The story behind 'We'll Get By (The Autism Song)'
Usually, a song like Johnny Orr Band’s “We’ll Get By (The Autism Song)” begins with an artist’s personal connection to someone who has the condition.
But Orr’s song is an exception.
At the time he wrote and recorded “We’ll Get By,” the 48-year-old Wake Forest resident didn’t really know anyone with autism, a range of conditions related to difficulties in communicating and relating to people.
But that didn't matter. The song, released in April 2014 for Autism Awareness Month, has resonated with families, those who know people on the autism spectrum and people who are autistic themselves.
The video has almost 884,000 views on YouTube, and Orr has played it at gatherings of all sizes and on national television. At times, Orr and the audience will find themselves in tears at the end.
And around this time every year, “We’ll Get By” finds new listeners who connect with the song in a deeply personal way.
“I’ve since met hundreds and hundreds of people from all over the world with autism, all different sides and spectrums,” Orr said. “A lot of people with autism don’t like to be touched or hugged, but several have embraced me because of the song. It’s amazing to me, the things kids and adults have to deal with because of this.”
Orr did the song for hire, commissioned by TV/radio personality Candi Spitz and her husband Dan Spitz, the former guitarist in the metal band Anthrax.
“She had wanted to use it for her show,” Orr recalled. “But they called me crying after hearing it: ‘There’s more than just us who needs to hear this.’”
Candi and Dan, who no longer are married, were raising twin sons who are autistic and non-verbal.
“Their sons were non-verbal, just motions and movements and blinks,” Orr said. “So they’d never been able to tell their mom, ‘I love you.’"
Based on conversations and emails from the parents, Orr wrote "We'll Get By" from the perspective of an autistic child:
If you'll wait patiently
Well then eventually
I will understand the words that you're saying to me
Is like a prison
That I'm in…
"I wrote it from the first-person standpoint of a child being able to say things to mom and letting her know, ‘I see what you go through,'" he said.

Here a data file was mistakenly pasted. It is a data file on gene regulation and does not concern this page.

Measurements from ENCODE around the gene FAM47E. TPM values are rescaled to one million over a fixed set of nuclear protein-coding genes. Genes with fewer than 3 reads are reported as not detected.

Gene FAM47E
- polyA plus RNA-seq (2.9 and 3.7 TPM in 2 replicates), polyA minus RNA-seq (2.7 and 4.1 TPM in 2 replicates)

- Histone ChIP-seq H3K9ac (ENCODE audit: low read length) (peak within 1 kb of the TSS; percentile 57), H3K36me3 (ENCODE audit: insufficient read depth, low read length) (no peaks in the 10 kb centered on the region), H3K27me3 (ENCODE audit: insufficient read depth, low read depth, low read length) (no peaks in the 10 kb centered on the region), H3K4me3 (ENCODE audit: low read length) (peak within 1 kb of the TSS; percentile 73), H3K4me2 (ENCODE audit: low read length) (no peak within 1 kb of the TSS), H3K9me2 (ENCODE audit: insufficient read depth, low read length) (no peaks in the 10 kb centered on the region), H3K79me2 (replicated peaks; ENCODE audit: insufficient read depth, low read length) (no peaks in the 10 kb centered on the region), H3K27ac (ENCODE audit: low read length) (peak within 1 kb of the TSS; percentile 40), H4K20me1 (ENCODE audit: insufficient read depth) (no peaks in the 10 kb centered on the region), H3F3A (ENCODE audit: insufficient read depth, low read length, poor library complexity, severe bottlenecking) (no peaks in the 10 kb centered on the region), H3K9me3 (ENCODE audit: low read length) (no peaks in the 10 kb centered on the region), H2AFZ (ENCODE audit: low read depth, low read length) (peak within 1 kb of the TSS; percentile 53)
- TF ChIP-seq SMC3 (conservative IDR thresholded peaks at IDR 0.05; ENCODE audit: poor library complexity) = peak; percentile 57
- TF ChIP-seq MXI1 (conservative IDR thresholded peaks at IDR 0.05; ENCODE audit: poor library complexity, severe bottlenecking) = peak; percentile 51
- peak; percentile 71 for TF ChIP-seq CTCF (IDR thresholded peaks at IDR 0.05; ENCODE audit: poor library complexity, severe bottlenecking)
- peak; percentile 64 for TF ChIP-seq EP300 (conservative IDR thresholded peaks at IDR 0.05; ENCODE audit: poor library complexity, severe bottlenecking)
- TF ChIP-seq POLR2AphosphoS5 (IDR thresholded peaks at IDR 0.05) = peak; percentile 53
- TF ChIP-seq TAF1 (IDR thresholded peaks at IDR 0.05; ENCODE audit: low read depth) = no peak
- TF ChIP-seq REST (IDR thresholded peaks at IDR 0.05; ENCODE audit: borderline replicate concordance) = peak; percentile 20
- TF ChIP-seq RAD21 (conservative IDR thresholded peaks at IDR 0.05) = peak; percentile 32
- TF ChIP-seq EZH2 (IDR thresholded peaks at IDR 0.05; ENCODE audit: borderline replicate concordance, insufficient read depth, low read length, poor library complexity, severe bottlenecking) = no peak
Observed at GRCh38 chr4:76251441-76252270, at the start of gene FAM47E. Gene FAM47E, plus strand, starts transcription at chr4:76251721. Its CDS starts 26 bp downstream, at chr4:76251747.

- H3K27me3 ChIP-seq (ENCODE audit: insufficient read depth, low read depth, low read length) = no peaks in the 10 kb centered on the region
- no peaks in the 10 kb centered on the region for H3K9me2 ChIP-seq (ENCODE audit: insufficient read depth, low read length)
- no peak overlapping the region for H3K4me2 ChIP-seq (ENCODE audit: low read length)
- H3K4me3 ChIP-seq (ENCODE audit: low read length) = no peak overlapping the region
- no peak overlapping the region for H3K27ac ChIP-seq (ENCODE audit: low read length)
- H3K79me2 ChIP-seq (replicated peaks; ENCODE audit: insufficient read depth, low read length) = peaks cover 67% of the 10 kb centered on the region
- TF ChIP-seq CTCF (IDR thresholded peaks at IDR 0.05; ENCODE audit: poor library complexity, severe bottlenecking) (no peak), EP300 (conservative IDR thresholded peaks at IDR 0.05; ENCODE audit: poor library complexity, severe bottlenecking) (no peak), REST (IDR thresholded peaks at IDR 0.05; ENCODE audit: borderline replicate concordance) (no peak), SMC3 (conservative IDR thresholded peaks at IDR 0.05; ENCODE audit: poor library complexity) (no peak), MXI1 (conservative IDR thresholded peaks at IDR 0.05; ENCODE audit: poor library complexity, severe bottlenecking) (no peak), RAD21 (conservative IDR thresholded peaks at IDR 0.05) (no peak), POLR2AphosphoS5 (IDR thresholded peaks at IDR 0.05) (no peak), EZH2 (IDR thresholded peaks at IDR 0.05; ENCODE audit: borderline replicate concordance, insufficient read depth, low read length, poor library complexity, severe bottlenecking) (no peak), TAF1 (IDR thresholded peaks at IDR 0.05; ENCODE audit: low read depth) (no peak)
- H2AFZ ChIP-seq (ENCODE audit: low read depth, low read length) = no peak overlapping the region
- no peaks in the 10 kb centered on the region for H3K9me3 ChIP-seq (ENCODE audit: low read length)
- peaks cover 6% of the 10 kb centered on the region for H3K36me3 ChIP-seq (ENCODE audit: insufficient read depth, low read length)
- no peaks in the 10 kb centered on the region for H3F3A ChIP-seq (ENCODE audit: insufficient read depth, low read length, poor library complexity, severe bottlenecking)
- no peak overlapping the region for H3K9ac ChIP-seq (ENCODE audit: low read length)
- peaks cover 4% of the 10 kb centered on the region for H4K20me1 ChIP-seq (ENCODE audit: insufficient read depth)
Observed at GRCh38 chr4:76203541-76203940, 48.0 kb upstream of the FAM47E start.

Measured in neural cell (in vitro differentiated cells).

Orr describes himself as “a current country artist with some rock ’n’ roll roots.” Commissioned songs are a sideline, and he’s written a lot of them in celebration of weddings, anniversaries, birthdays, holidays and other happy occasions.
He’s also been commissioned to write somber issue-oriented songs about subjects including homelessness, domestic violence and terminal illness. Another of his better-known commissioned songs is “Superman,” which started out as a request to write a song about cancer.
“I made it more of a blanket song about someone who is terminal or elderly on their way to passing to glory, with the family making last gestures and reconnections,” Orr said. “I had started but not finished it when I had a friend pass due to a car accident. She was in the hospital in a coma and I’d visit, and I wrote the song about how I wished I was Superman and could fly her all over the world to see friends and things one last time.
“That’s probably the other most important song to me,” he said. “I get a lot of requests for it. I sang ‘Superman’ and a Vince Gill song at a funeral the other day, right there at graveside.”
As for what Orr charges to write a song like this for hire, the price varies from project to project. It’s generally anywhere from a few hundred dollars up to a thousand or more.
And sometimes it's determined by how much the topic moves him.
“The price depends on how much they ask me to do, but also if I’m inspired,” he said. “If someone told me their budget was $200 and it was important enough and I felt strongly about it, I’d probably do it if I was inspired. If I feel a connection or a weird pull to do it, we’ll work it out.”